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SGI sets standard with Moving Worlds

Silicon Graphics Incorporated will tomorrow announce that its proposal for the next version of VRML has been ratified by the VRML Architecture Group, beating out Microsoft and other major competitors.

Silicon Graphics Incorporated today announced that its proposal for the next version of VRML has been ratified by the VRML Architecture Group, beating out Microsoft's ActiveVRML proposal for a standard that should free up developers to create more 3D applications for the Web.

SGI is expected to announce that its Moving Worlds has become the "working document" standard for VRML (Virtual Reality Modeling Language) 2.0, a language that allows 3D content to be viewed on the Web. The group is composed of eight members of the VRML technical community, including the language's creator Mark Pesce.

Moving Worlds beat out rival proposals from Apple Computer, Sun Microsystems, and Microsoft.

Despite the defeat, Apple has officially endorsed Moving Worlds and is working with SGI to develop compression tools for faster delivery of 3D commands over the Internet, according to SGI marketing manager John McCrea. Sun on the other hand is working with SGI to provide 3D capabilities for its Java programming language but has not actually endorsed Moving Worlds. And Microsoft is staying clear of Moving Worlds altogether.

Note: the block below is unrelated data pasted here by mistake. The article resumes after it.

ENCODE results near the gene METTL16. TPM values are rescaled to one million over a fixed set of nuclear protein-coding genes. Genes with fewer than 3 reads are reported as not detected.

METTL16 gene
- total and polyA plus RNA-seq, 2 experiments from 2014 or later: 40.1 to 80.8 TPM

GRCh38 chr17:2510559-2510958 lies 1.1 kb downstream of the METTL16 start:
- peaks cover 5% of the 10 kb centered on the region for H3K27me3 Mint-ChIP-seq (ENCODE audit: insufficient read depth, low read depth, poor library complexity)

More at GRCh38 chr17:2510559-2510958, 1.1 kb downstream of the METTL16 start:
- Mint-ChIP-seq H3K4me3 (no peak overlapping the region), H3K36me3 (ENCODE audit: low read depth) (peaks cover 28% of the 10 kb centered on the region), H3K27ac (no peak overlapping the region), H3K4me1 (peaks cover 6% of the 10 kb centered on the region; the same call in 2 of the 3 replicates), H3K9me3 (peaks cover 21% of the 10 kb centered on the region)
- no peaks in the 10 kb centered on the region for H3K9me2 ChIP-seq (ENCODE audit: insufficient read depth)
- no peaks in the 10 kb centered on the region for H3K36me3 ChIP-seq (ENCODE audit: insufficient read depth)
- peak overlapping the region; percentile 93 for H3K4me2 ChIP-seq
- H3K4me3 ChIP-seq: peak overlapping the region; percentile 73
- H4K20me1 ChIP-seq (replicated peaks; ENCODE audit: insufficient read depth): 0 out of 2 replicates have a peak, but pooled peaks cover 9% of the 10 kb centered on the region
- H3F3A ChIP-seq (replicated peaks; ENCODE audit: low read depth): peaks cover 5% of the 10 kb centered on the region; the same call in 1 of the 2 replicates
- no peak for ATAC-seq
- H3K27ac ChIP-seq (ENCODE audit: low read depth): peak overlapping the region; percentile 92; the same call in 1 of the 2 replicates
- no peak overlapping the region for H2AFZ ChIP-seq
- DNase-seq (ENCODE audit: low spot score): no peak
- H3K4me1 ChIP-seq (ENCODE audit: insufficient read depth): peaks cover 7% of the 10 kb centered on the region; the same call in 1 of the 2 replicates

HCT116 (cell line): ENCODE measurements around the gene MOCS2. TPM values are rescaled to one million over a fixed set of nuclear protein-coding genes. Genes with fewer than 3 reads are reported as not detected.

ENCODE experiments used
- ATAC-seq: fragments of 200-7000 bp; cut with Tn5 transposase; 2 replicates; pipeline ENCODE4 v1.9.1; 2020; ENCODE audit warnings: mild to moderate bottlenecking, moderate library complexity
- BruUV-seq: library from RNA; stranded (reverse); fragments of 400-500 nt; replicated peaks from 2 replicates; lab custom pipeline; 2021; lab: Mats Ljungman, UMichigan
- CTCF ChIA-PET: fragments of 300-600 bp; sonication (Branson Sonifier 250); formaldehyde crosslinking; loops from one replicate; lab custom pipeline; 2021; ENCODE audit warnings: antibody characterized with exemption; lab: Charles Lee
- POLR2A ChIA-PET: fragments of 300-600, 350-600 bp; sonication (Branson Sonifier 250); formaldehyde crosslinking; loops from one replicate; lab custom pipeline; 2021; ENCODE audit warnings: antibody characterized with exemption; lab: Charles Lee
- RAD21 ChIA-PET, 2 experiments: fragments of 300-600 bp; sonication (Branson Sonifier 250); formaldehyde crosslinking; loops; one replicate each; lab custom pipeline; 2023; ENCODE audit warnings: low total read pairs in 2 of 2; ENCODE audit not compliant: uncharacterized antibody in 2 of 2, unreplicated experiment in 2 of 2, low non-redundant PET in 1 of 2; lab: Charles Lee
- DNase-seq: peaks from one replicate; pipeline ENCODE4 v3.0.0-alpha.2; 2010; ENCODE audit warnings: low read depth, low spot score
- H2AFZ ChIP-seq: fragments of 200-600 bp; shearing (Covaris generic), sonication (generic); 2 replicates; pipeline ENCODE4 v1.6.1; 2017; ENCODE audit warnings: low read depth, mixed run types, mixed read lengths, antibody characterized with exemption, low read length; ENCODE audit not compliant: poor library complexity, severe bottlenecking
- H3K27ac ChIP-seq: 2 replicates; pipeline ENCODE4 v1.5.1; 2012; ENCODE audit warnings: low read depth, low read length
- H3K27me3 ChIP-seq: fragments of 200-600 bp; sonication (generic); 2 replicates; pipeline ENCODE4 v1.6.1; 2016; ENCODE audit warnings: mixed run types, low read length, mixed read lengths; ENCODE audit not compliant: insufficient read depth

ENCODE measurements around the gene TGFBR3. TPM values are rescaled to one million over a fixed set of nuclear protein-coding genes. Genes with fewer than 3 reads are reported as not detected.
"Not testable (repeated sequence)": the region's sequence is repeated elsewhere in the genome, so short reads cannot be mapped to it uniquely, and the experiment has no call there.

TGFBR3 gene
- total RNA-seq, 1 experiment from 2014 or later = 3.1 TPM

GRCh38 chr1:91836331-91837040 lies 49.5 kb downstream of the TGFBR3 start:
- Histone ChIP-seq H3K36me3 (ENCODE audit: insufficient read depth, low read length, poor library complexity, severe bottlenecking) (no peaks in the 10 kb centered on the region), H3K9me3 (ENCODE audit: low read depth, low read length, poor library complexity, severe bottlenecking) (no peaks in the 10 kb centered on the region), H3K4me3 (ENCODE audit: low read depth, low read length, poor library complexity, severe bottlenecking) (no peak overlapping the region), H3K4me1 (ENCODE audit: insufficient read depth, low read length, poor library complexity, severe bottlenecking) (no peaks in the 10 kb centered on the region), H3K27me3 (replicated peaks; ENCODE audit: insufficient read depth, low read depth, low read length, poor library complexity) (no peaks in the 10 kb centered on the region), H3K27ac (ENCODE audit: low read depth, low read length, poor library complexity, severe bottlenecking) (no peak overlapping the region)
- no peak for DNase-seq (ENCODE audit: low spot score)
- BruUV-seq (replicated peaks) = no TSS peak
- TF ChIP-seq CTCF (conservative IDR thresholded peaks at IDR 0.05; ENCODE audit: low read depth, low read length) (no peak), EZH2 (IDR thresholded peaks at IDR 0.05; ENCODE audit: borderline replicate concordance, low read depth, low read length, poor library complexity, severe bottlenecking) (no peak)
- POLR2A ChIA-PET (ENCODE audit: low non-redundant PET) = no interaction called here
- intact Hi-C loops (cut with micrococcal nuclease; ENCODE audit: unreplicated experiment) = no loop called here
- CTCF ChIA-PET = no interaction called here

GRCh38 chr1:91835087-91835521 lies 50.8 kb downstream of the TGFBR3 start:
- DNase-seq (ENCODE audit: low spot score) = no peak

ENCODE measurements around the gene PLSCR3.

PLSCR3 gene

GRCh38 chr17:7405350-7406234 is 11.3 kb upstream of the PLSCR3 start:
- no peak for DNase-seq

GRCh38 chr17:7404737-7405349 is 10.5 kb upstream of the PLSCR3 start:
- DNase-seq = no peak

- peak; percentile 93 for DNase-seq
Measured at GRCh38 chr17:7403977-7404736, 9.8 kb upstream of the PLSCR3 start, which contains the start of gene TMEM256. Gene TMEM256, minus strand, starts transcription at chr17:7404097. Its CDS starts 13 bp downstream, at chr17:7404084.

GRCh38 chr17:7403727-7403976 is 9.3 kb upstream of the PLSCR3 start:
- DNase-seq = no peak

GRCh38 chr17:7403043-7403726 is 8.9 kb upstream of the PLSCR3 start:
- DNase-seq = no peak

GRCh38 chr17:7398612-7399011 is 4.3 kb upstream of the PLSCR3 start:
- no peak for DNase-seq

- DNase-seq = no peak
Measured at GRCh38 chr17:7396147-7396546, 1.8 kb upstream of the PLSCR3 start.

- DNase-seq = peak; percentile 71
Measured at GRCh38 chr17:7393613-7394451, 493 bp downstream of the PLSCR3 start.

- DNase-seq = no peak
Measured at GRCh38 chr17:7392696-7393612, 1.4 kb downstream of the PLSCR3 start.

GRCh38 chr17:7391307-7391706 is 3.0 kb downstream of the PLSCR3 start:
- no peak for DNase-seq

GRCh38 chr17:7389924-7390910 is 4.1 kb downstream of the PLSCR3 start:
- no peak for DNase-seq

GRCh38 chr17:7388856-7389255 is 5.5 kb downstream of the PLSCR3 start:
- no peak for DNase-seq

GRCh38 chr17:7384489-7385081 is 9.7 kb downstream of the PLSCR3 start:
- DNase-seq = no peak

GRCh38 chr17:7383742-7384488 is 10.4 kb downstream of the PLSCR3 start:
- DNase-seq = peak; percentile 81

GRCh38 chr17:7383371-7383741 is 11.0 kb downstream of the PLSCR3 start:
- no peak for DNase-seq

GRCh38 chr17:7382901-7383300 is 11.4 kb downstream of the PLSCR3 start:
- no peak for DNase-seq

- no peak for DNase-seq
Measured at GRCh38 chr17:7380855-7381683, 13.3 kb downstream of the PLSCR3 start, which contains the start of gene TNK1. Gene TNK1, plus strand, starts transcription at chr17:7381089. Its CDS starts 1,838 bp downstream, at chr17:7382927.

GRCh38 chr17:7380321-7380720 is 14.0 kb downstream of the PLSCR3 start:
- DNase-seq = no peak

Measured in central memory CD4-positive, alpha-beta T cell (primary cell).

"Right now, [we feel] that it's too early for definition of standards on the Internet. Moving Worlds is an important standard, but there are other important ones out there," said a company spokesperson.

Some 56 companies, including Netscape Communications, announced support for Moving Worlds when it was proposed in February. Nonetheless, Microsoft's ActiveVRML proposal was expected by many to become the industry standard.

The VRML Architecture Group actually made its decision on March 27 after a long, deliberative process thrown open to Internet newsgroups. The specifications are available on SGI's Web site.

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